AIG pays back $4 billion of bailout debt

By Brady Dennis
Washington Post Staff Writer
Tuesday, August 24, 2010; A09

American International Group said Monday that it had used $4 billion from a recent debt sale to pay back the U.S. government, marking the single largest cash repayment so far from the bailed out insurance giant.

The money came from a $4.4 billion debt sale completed last week by AIG's massive aircraft leasing unit, International Lease Finance Corp. ILFC returned $3.95 billion to its parent company, which promptly used the proceeds to pay down outstanding loans from the Federal Reserve.

"This is continuing tangible evidence of AIG's progress in repaying the American taxpayers," chief executive Robert Benmosche said in a statement. "AIG is getting stronger every day. We still have more work to do, but we will finish the job and make sure we repay the American taxpayers."

The payment reduces AIG's outstanding balance on the Fed loans to about $21 billion, including interest and fees. If AIG fails to repay the loans in full, the Fed's losses will ultimately fall on taxpayers. The Fed also invested tens of billions of dollars more to help AIG rid itself of troubled derivatives contracts that were bleeding it dry.

In addition, the Treasury Department has pumped more than $40 billion into the company since September 2008 and given AIG access to an additional $30 billion, of which the company has tapped $7.5 billion.

AIG must repay a total of more than $90 billion before the company can regain its full independence. That's far less than the government committed to the company at the height of the financial crisis but still a significant hole.

"It's better than not paying it back. . . . It suggests things are moving in the right direction," said Morningstar analyst Bill Bergman. He said improvements in the housing and insurance markets had helped stabilize AIG in recent months, but it remains an open question whether the company can pay back its federal debt, and how quickly.

The federal government stepped in to rescue AIG with a massive bailout in September 2008. The company was teetering on bankruptcy, largely because of a mounting liquidity crunch caused by its faulty credit derivatives, and officials feared that AIG's failure could send shockwaves through the financial system. The result was a 79.9 percent government stake in the company and a bailout package that eventually would grow to more than $180 billion.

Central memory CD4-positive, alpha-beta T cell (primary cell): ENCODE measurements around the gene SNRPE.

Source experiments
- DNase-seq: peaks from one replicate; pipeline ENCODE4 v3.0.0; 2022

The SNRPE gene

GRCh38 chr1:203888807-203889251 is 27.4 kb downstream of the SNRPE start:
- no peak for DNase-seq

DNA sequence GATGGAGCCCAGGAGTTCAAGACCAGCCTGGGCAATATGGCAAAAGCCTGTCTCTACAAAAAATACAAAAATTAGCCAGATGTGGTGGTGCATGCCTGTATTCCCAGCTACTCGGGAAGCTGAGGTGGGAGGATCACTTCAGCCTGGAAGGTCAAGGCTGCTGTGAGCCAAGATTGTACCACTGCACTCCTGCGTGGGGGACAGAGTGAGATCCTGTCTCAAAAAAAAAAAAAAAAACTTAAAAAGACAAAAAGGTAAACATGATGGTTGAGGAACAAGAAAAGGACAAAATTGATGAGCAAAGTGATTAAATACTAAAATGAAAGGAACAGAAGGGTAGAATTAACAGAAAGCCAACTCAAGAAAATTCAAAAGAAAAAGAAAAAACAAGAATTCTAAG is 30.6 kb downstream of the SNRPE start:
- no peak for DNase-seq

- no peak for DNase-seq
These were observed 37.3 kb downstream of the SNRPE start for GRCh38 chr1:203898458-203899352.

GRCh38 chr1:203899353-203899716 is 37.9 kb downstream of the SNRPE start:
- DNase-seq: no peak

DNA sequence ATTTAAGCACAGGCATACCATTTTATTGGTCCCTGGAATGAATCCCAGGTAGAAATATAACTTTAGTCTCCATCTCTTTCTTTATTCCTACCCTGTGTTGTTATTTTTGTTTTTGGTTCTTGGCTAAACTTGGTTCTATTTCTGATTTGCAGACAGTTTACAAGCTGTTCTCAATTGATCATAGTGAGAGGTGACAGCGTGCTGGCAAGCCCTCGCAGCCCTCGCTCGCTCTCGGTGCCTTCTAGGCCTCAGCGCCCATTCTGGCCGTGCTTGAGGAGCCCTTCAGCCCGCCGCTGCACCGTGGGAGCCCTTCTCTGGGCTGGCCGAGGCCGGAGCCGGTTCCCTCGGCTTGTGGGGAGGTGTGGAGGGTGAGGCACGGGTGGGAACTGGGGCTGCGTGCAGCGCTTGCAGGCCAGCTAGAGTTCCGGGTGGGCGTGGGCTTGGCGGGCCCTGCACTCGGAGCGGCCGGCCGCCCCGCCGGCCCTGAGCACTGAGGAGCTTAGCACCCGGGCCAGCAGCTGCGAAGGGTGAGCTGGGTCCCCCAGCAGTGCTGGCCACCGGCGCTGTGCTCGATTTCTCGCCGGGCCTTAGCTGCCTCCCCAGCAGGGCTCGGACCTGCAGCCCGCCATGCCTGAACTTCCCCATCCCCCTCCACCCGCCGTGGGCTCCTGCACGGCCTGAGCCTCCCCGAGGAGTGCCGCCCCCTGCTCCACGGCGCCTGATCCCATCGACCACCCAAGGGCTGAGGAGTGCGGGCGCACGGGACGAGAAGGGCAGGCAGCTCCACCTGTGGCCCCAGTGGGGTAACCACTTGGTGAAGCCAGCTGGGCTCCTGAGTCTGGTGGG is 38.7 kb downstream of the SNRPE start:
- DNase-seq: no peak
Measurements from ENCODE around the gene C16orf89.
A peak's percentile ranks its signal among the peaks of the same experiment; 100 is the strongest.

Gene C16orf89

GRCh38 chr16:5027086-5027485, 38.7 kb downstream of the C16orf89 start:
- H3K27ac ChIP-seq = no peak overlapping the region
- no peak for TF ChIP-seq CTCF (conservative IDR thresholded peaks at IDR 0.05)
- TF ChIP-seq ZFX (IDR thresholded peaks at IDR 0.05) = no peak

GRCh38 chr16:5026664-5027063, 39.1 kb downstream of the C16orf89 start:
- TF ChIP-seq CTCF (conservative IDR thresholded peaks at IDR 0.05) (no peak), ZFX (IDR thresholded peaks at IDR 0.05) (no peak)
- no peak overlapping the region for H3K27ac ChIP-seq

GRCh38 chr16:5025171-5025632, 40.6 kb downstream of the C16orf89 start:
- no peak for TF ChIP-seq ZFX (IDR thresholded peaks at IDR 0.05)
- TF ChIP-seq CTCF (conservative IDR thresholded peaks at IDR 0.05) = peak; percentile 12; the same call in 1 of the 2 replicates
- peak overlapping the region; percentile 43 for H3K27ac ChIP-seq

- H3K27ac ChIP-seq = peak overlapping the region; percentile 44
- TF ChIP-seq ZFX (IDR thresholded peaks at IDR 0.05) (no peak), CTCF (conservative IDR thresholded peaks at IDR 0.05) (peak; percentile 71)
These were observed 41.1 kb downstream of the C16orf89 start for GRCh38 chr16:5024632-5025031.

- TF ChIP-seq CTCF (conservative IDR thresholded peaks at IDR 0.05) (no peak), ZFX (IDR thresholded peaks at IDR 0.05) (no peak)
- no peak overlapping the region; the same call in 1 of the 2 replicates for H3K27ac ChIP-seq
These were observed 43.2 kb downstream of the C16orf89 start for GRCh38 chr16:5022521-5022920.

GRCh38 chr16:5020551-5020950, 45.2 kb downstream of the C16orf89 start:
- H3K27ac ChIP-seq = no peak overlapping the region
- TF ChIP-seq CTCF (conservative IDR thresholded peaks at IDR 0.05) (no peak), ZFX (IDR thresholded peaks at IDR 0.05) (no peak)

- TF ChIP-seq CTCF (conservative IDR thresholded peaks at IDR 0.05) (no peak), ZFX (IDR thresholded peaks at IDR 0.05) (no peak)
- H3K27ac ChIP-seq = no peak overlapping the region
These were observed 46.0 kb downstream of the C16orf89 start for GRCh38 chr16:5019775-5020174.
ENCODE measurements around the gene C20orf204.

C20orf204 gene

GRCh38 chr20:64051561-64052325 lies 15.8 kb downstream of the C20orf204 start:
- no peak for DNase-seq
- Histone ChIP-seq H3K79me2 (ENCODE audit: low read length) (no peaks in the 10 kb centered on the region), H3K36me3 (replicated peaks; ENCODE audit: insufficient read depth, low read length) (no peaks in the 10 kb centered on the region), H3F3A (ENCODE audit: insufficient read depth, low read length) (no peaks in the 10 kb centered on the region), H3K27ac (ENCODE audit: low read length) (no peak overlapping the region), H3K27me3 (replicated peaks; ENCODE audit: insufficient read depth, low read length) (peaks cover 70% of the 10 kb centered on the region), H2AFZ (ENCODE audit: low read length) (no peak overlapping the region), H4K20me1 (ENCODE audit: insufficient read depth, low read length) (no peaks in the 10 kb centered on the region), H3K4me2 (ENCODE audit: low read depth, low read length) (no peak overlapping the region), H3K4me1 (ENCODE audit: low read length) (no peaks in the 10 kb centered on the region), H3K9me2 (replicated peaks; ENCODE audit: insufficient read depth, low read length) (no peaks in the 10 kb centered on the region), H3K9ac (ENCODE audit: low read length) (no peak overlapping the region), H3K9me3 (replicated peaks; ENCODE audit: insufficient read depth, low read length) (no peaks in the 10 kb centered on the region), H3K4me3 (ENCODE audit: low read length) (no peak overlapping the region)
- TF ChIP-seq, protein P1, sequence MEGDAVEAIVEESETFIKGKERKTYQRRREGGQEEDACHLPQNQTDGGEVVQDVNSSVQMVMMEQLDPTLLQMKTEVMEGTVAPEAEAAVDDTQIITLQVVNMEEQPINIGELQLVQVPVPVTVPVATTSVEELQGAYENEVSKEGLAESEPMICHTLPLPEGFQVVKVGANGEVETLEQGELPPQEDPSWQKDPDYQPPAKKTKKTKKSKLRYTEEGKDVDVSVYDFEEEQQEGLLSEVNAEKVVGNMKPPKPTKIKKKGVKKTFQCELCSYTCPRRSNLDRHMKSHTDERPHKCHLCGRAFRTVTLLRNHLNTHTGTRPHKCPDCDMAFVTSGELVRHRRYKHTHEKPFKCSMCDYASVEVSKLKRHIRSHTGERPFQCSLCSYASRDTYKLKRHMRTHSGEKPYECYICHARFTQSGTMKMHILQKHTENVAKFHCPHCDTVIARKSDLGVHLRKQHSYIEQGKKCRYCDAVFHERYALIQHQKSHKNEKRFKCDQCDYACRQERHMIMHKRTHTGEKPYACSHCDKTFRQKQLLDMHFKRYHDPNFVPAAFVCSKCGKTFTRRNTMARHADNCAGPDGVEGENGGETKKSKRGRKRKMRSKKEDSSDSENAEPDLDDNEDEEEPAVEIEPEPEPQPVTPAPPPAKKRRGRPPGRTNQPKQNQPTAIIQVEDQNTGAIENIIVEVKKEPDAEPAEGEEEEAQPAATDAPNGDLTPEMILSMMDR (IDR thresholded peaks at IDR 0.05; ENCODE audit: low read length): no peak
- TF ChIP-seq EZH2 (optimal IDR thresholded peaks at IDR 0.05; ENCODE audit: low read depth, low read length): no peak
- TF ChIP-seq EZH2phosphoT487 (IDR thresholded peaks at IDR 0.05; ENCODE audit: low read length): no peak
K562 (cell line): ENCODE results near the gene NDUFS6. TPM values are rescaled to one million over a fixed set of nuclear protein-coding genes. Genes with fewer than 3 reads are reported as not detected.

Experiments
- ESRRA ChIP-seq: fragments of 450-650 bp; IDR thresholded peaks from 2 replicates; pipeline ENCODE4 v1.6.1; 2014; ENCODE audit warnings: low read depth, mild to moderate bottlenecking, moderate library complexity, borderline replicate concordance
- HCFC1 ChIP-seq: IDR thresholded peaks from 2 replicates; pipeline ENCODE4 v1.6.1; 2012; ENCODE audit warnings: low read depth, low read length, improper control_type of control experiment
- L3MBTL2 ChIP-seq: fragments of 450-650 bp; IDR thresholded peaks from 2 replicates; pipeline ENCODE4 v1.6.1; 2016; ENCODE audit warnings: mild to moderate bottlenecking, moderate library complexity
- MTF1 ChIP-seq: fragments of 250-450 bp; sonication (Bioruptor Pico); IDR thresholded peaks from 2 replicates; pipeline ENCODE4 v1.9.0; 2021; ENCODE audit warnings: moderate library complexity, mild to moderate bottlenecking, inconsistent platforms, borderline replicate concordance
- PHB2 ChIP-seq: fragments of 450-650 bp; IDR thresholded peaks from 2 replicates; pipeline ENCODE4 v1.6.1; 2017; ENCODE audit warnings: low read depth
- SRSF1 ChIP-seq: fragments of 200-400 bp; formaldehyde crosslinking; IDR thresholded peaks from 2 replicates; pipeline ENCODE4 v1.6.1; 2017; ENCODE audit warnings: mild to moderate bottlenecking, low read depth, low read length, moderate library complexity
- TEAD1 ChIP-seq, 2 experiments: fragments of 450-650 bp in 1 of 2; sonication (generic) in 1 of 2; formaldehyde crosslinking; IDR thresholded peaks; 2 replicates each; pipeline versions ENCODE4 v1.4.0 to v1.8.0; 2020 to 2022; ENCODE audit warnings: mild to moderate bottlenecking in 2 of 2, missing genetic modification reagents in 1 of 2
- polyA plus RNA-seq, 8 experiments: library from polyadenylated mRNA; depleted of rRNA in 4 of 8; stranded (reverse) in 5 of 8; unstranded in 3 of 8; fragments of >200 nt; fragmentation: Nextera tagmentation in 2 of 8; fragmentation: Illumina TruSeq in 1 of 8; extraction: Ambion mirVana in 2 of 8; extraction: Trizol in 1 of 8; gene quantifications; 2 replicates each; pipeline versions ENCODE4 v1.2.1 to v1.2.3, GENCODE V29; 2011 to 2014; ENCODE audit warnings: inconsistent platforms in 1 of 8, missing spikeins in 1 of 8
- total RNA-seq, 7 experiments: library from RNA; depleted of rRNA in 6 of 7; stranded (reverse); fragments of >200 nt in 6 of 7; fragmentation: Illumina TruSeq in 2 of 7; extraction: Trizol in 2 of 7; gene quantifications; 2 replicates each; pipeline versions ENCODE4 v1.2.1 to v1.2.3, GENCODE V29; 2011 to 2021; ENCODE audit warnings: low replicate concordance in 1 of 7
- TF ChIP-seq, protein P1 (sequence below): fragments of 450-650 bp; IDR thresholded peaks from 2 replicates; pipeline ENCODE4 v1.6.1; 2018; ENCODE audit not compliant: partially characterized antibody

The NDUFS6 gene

Even as AIG has made progress in paying down its federal debt, some efforts have proven frustrating. Earlier this year, for example, the company sold one of its major global insurance units to MetLife for $15.5 billion, a deal that is due to close by year's end and will help to further chip away at the company's federal debt.

At the same time, a planned $35 billion sale of AIG's American International Assurance subsidiary to Prudential fell through this year after Prudential demanded a lower price. AIG officials have said the unsuccessful deal opened up other options, and Benmosche said Monday that the company continues to "work diligently on the initial public offering" for AIA.

As the markets have stabilized and AIG has sold assets large and small, the company's financial fortunes have improved. In May, AIG posted first-quarter earnings of $1.5 billion, its third quarter in the black out of the last four. The result was a far cry from the $61.7 billion loss the company posted in the fourth quarter of 2008, bringing total losses for that year to nearly $100 billion.

The Government Accountability Office found this year that AIG's financial condition was "relatively stable" but pointed out that the company's future success depends on its ability to restructure effectively and on other factors beyond its control, such as the performance of the insurance and credit derivatives markets.

Monday's debt payment stoked optimism within AIG. Benmosche cited the improvements in AIG's insurance businesses and its stabilizing client retention rates as an indication of brighter days ahead.

"We are starting to see the light at the end of the tunnel," he said.

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